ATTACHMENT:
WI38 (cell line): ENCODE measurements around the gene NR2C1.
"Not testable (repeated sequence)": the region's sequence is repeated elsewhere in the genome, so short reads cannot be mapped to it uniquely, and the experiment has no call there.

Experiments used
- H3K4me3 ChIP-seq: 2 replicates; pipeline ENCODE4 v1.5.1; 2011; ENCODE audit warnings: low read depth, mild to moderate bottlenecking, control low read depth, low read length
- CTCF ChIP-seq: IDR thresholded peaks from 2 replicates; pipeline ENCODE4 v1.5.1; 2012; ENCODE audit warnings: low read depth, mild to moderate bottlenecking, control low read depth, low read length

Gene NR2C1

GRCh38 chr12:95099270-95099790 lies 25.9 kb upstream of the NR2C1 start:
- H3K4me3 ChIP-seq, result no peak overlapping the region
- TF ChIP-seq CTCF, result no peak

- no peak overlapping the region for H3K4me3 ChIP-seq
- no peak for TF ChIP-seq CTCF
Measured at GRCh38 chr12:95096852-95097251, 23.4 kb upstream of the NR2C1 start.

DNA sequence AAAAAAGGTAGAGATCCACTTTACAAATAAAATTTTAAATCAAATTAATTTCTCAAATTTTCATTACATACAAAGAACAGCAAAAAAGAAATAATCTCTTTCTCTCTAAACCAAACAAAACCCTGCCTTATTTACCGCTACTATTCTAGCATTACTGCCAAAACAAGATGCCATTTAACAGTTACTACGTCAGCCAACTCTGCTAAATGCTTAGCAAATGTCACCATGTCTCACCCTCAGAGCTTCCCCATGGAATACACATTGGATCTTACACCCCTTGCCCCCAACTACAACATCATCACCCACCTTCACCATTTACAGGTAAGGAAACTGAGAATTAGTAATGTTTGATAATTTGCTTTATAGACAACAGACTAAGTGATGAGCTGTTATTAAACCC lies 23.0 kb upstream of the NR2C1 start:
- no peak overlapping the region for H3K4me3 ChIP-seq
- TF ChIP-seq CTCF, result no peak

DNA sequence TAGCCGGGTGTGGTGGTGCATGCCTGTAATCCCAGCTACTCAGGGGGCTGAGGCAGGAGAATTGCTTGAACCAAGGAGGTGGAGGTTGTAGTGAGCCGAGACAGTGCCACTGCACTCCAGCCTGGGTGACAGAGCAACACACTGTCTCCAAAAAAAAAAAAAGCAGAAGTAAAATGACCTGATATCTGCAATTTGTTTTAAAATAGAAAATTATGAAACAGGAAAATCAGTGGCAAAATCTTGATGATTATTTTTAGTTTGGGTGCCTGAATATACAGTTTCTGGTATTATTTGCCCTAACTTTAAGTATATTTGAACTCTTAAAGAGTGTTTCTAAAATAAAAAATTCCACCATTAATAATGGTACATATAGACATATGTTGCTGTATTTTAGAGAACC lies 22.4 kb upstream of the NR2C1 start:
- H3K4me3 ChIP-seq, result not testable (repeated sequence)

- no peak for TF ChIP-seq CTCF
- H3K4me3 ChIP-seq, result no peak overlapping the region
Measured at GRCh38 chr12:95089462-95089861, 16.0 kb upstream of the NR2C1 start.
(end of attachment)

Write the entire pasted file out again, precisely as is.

WI38 (cell line): ENCODE measurements around the gene NR2C1.
"Not testable (repeated sequence)": the region's sequence is repeated elsewhere in the genome, so short reads cannot be mapped to it uniquely, and the experiment has no call there.

Experiments used
- H3K4me3 ChIP-seq: 2 replicates; pipeline ENCODE4 v1.5.1; 2011; ENCODE audit warnings: low read depth, mild to moderate bottlenecking, control low read depth, low read length
- CTCF ChIP-seq: IDR thresholded peaks from 2 replicates; pipeline ENCODE4 v1.5.1; 2012; ENCODE audit warnings: low read depth, mild to moderate bottlenecking, control low read depth, low read length

Gene NR2C1

GRCh38 chr12:95099270-95099790 lies 25.9 kb upstream of the NR2C1 start:
- H3K4me3 ChIP-seq, result no peak overlapping the region
- TF ChIP-seq CTCF, result no peak

- no peak overlapping the region for H3K4me3 ChIP-seq
- no peak for TF ChIP-seq CTCF
Measured at GRCh38 chr12:95096852-95097251, 23.4 kb upstream of the NR2C1 start.

DNA sequence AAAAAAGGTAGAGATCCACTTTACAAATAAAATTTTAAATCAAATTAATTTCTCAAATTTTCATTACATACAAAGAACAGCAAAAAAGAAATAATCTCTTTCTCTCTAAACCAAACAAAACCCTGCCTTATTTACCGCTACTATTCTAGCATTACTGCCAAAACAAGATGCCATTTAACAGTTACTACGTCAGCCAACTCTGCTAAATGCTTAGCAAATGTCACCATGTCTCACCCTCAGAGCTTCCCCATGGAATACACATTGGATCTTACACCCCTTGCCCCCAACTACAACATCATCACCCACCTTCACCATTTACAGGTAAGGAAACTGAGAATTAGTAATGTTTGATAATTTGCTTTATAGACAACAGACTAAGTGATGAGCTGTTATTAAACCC lies 23.0 kb upstream of the NR2C1 start:
- no peak overlapping the region for H3K4me3 ChIP-seq
- TF ChIP-seq CTCF, result no peak

DNA sequence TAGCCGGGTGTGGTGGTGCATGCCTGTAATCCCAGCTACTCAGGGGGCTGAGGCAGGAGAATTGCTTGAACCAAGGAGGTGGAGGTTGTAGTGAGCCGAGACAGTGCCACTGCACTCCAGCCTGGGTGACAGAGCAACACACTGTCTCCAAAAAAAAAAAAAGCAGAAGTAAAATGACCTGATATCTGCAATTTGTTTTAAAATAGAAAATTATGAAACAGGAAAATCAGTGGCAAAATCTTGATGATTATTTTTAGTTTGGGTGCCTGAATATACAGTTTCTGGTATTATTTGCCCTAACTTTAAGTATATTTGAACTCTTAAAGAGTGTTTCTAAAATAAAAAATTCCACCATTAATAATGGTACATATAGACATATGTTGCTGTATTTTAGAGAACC lies 22.4 kb upstream of the NR2C1 start:
- H3K4me3 ChIP-seq, result not testable (repeated sequence)

- no peak for TF ChIP-seq CTCF
- H3K4me3 ChIP-seq, result no peak overlapping the region
Measured at GRCh38 chr12:95089462-95089861, 16.0 kb upstream of the NR2C1 start.